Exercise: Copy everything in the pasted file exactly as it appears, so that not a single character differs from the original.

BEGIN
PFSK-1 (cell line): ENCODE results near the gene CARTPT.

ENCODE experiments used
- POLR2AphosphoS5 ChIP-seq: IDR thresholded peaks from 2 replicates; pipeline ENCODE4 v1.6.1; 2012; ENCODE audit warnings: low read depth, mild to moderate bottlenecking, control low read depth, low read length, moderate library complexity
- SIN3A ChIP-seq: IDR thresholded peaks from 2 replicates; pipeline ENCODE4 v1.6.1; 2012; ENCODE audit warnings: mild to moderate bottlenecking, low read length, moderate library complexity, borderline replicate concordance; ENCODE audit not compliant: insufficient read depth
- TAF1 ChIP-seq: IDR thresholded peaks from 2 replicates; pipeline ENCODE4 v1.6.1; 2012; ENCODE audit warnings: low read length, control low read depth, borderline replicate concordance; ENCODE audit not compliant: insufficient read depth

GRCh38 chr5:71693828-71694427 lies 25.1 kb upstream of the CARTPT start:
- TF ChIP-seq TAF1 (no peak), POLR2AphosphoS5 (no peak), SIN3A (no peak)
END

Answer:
PFSK-1 (cell line): ENCODE results near the gene CARTPT.

ENCODE experiments used
- POLR2AphosphoS5 ChIP-seq: IDR thresholded peaks from 2 replicates; pipeline ENCODE4 v1.6.1; 2012; ENCODE audit warnings: low read depth, mild to moderate bottlenecking, control low read depth, low read length, moderate library complexity
- SIN3A ChIP-seq: IDR thresholded peaks from 2 replicates; pipeline ENCODE4 v1.6.1; 2012; ENCODE audit warnings: mild to moderate bottlenecking, low read length, moderate library complexity, borderline replicate concordance; ENCODE audit not compliant: insufficient read depth
- TAF1 ChIP-seq: IDR thresholded peaks from 2 replicates; pipeline ENCODE4 v1.6.1; 2012; ENCODE audit warnings: low read length, control low read depth, borderline replicate concordance; ENCODE audit not compliant: insufficient read depth

GRCh38 chr5:71693828-71694427 lies 25.1 kb upstream of the CARTPT start:
- TF ChIP-seq TAF1 (no peak), POLR2AphosphoS5 (no peak), SIN3A (no peak)